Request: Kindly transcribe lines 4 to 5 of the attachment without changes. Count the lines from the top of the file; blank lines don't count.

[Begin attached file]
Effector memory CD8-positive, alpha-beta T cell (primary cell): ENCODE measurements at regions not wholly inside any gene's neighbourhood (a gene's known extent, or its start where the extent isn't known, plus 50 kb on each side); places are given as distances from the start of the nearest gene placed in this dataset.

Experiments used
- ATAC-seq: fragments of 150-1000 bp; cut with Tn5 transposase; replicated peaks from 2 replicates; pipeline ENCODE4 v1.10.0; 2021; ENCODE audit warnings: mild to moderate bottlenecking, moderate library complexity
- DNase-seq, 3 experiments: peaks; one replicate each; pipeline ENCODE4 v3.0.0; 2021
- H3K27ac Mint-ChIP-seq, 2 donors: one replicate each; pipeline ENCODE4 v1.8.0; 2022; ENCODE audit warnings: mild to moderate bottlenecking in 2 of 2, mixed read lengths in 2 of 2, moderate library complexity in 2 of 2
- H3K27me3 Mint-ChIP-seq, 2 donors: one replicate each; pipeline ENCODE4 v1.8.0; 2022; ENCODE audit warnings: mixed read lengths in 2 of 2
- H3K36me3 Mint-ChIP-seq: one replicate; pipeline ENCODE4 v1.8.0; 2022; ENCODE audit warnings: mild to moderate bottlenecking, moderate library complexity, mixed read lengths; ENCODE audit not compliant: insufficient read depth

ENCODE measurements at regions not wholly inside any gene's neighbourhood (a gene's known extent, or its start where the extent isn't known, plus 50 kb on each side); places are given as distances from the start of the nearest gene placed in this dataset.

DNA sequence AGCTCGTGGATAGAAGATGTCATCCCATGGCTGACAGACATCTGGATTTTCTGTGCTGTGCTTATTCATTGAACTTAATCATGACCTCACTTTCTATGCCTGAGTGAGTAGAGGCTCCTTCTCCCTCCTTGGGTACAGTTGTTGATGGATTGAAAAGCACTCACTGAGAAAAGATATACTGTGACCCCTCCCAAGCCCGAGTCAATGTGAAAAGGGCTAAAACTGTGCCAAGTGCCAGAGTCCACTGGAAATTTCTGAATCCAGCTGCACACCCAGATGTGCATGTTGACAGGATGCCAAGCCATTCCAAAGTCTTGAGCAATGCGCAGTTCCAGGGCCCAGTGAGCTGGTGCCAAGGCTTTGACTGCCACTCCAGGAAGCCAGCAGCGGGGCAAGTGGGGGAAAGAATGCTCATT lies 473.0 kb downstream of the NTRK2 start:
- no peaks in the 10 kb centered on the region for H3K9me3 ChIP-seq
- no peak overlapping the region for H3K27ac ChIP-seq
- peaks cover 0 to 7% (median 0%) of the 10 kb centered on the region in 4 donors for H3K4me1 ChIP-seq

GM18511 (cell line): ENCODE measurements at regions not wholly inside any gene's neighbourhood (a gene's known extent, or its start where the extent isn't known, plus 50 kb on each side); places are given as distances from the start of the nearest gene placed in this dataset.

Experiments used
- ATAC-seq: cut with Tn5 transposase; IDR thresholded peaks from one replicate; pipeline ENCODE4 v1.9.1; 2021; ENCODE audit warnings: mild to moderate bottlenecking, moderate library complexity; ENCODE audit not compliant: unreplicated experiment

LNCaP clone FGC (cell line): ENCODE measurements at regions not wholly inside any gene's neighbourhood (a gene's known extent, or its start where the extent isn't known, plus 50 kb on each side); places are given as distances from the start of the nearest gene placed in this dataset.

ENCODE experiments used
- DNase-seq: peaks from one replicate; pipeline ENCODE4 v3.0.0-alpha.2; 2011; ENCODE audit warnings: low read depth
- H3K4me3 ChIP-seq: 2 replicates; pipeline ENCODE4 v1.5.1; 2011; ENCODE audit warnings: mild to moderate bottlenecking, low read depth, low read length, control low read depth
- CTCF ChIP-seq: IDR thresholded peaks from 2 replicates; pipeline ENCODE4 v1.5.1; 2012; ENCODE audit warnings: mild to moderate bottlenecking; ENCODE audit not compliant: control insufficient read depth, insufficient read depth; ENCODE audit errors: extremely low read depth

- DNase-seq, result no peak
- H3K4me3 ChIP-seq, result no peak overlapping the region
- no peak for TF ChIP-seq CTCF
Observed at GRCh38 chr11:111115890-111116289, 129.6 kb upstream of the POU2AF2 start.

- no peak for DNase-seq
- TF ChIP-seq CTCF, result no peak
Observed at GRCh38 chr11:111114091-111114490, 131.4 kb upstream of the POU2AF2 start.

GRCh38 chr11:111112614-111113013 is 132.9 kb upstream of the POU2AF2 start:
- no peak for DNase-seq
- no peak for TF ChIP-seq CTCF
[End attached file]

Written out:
- DNase-seq, 3 experiments: peaks; one replicate each; pipeline ENCODE4 v3.0.0; 2021
- H3K27ac Mint-ChIP-seq, 2 donors: one replicate each; pipeline ENCODE4 v1.8.0; 2022; ENCODE audit warnings: mild to moderate bottlenecking in 2 of 2, mixed read lengths in 2 of 2, moderate library complexity in 2 of 2